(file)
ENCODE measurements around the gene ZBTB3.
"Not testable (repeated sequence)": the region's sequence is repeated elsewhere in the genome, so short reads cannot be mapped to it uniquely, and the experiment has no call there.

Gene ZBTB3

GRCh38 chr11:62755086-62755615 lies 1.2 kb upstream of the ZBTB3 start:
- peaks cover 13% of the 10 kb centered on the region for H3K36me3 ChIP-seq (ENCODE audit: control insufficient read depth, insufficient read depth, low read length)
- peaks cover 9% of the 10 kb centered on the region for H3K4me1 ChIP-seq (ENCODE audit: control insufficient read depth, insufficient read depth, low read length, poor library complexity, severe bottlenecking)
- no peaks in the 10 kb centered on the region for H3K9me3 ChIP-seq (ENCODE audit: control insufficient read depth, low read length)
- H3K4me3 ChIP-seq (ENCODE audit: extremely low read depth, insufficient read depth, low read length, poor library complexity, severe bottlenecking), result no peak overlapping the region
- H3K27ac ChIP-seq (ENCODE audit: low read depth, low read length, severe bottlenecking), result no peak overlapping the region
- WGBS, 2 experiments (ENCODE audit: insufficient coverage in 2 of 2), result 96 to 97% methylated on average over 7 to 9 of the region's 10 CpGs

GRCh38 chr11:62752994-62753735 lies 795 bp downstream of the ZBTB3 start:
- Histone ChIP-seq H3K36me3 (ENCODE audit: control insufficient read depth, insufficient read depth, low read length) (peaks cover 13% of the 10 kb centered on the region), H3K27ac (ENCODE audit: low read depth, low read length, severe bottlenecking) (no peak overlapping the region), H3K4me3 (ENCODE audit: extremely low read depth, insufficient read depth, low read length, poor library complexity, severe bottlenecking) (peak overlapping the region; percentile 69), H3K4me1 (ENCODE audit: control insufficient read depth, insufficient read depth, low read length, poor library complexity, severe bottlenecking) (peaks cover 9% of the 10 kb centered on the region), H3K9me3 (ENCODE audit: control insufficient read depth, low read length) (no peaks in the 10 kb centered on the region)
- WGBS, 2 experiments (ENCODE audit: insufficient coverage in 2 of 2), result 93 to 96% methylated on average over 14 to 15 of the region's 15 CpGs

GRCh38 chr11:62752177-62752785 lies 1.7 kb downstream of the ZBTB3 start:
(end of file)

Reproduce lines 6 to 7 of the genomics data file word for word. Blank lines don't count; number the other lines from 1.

- peaks cover 9% of the 10 kb centered on the region for H3K4me1 ChIP-seq (ENCODE audit: control insufficient read depth, insufficient read depth, low read length, poor library complexity, severe bottlenecking)
- no peaks in the 10 kb centered on the region for H3K9me3 ChIP-seq (ENCODE audit: control insufficient read depth, low read length)